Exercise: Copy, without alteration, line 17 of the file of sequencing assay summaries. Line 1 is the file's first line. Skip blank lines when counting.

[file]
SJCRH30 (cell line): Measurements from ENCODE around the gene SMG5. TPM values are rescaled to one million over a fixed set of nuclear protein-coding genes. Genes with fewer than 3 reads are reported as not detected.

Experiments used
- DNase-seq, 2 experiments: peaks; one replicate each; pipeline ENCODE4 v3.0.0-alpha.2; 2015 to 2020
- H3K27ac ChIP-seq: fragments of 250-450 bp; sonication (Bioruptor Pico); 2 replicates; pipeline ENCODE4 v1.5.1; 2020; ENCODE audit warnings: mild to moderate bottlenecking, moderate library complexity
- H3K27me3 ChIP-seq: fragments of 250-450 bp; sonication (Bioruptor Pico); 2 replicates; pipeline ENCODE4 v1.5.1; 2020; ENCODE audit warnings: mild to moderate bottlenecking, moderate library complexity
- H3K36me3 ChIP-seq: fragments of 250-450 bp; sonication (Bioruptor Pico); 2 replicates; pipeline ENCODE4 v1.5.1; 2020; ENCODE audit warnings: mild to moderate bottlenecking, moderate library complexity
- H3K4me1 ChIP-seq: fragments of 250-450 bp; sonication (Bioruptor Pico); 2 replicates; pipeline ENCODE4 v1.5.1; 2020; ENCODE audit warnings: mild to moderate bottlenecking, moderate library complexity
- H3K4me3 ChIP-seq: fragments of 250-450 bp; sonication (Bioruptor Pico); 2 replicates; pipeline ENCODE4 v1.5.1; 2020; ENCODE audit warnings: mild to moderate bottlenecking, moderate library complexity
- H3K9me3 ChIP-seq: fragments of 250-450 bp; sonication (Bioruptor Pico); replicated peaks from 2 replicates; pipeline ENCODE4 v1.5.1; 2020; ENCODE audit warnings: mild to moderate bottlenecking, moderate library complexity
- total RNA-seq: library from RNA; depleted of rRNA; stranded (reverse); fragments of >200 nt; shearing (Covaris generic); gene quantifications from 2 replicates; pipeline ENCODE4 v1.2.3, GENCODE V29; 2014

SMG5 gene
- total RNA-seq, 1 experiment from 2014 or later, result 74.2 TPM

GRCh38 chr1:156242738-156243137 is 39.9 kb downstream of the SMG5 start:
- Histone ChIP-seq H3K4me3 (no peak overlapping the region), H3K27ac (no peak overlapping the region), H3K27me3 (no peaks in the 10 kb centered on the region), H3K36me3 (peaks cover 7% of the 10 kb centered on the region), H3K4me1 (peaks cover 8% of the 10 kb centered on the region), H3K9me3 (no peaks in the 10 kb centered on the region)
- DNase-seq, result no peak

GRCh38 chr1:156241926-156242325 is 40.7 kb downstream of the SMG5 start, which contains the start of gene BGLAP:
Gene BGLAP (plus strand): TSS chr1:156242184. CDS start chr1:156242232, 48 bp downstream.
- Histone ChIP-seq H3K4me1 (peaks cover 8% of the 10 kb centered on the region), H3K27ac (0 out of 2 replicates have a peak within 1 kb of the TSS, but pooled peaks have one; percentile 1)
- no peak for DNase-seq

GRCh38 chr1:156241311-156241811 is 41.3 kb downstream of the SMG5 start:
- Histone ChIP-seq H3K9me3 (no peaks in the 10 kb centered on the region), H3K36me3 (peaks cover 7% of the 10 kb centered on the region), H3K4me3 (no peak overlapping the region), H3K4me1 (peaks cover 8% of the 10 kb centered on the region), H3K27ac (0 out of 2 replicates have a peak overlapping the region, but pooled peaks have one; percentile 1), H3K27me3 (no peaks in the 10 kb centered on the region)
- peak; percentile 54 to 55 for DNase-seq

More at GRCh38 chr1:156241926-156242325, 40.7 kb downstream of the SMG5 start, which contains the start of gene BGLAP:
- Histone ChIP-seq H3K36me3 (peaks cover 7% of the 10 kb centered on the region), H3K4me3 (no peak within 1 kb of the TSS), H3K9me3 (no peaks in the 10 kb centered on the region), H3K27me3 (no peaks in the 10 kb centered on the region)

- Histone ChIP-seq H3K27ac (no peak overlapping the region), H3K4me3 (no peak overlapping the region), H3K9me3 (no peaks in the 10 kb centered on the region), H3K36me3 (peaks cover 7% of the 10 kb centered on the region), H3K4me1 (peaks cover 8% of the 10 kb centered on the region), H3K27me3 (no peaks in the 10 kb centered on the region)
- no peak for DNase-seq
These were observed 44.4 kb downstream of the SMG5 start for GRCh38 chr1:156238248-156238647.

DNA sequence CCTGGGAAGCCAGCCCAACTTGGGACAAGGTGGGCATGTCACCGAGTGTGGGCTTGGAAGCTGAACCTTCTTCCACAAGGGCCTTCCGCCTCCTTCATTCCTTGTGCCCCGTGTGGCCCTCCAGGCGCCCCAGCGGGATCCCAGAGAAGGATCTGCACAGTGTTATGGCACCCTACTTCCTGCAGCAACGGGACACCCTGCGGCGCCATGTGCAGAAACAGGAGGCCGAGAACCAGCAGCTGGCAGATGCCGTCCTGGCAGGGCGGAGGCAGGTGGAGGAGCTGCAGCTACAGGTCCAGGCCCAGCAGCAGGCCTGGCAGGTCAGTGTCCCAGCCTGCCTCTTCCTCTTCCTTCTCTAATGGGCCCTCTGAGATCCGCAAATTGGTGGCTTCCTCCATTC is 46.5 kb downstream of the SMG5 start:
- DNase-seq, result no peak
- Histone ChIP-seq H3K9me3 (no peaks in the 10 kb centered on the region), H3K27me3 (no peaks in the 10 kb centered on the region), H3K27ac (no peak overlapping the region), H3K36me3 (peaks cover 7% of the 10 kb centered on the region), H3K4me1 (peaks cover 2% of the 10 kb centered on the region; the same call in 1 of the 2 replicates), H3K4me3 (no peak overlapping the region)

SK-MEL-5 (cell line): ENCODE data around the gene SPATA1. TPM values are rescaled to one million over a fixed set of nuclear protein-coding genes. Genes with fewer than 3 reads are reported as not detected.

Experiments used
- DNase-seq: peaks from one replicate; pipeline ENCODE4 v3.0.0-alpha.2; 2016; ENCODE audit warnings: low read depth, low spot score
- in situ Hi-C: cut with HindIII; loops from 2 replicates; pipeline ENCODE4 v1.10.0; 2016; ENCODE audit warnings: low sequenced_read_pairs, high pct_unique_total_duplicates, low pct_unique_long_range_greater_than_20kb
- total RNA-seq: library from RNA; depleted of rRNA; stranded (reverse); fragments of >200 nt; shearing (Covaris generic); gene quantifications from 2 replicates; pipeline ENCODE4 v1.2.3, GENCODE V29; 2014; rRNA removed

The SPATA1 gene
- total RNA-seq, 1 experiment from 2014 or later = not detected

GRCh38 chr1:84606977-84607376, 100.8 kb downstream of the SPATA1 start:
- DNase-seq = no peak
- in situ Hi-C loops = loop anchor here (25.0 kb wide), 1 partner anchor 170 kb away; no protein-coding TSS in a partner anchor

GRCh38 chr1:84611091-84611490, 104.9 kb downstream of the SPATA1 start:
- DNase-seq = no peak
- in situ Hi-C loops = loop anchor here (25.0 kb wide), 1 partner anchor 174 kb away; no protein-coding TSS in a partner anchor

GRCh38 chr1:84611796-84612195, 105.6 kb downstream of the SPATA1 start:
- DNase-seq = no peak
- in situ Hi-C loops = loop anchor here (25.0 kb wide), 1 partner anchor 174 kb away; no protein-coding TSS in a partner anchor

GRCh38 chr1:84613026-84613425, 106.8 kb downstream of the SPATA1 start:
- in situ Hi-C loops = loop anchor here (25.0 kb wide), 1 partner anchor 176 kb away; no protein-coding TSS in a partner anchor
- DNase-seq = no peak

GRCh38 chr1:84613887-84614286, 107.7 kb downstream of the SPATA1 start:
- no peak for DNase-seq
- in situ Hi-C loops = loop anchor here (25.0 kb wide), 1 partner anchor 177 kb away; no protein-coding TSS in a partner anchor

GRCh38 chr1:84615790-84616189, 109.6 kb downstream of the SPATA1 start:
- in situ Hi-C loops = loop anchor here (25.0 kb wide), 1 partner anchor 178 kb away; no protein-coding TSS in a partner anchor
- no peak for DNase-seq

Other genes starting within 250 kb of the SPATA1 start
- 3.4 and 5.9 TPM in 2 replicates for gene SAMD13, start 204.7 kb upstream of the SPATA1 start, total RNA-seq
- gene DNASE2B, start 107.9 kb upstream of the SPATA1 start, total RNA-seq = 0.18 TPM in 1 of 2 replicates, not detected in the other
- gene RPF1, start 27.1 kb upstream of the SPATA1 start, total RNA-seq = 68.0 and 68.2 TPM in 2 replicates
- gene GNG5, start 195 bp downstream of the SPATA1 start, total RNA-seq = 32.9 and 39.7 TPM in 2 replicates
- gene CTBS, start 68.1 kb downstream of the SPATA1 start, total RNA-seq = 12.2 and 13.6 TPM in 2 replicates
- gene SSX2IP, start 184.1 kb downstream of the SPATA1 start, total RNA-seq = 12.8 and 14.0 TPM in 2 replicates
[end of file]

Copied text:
Gene BGLAP (plus strand): TSS chr1:156242184. CDS start chr1:156242232, 48 bp downstream.